7. In 1820—the same year as the First Vision—evangelical authors in the United States and the United Kingdom published multiple treatises on the necessity of personal revelation. See Hosea Ballou, A Series of Letters, in Defence of Divine Revelation (Boston: Henry Brown, 1820), 5–249; Joseph Gurney Bevan, Thoughts on Reason and Revelation, Particularly the Revelation of the Scriptures (Dublin: Christopher Bentham, 1820); and Charles James Burton, Revelation Vindicated, in Two Sermons (London: F. C. and J. Rivington, 1820).

8. David F. Holland, Sacred Borders: Continuing Revelation and Canonical Restraint in Early America (New York: Oxford University Press, 2011), 105.

9. “History, circa June 1839–circa 1841 [Draft 2],” 3. Along these lines, Robert Remini concludes it is “no wonder” the priest “called Joseph’s vision a fraud.” Robert Remini, Joseph Smith (New York: Penguin, 2002), 40.

10. See A. Gregory Schneider, The Way of the Cross Leads Home: The Domestication of American Methodism (Bloomington: Indiana University Press, 1993), 43; and Karen B. Westerfield Tucker, American Methodist Worship (New York: Oxford University Press, 2001), 11–12.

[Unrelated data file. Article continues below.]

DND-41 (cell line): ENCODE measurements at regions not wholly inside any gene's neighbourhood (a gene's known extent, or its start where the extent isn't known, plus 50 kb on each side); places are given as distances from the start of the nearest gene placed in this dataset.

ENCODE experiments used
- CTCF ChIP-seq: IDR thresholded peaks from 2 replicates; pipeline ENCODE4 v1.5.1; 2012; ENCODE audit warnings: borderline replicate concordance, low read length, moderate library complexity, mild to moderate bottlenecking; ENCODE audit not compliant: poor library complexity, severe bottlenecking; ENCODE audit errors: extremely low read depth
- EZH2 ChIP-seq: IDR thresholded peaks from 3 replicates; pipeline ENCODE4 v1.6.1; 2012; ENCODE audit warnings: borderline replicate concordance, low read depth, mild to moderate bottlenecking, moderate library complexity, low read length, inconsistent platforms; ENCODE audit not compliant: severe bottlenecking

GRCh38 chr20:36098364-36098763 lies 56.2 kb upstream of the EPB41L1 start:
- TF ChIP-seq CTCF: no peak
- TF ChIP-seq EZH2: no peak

11. According to John Matzko, upon returning home from his vision, a still shaken Smith did not state “all Christian sects were equally erroneous”; instead he only told his mother that Presbyterianism was not true. John Matzko, “The Encounter of the Young Joseph Smith with Presbyterianism,” Dialogue 40, no. 3 (2007): 68. On this occasion, Smith likely singled out this denomination because his mother had recently joined the Presbyterian Church. “History, 1838–1856, Volume A-1 [23 December 1805–30 August 1834],” 132, Joseph Smith Papers, accessed January 20, 2020, https://www.josephsmithpapers.org/paper-summary/history-1838-1856-volume-a-1-23-december-1805-30-august-1834/138; “History, circa June 1839–circa 1841 [Draft 2],” 2.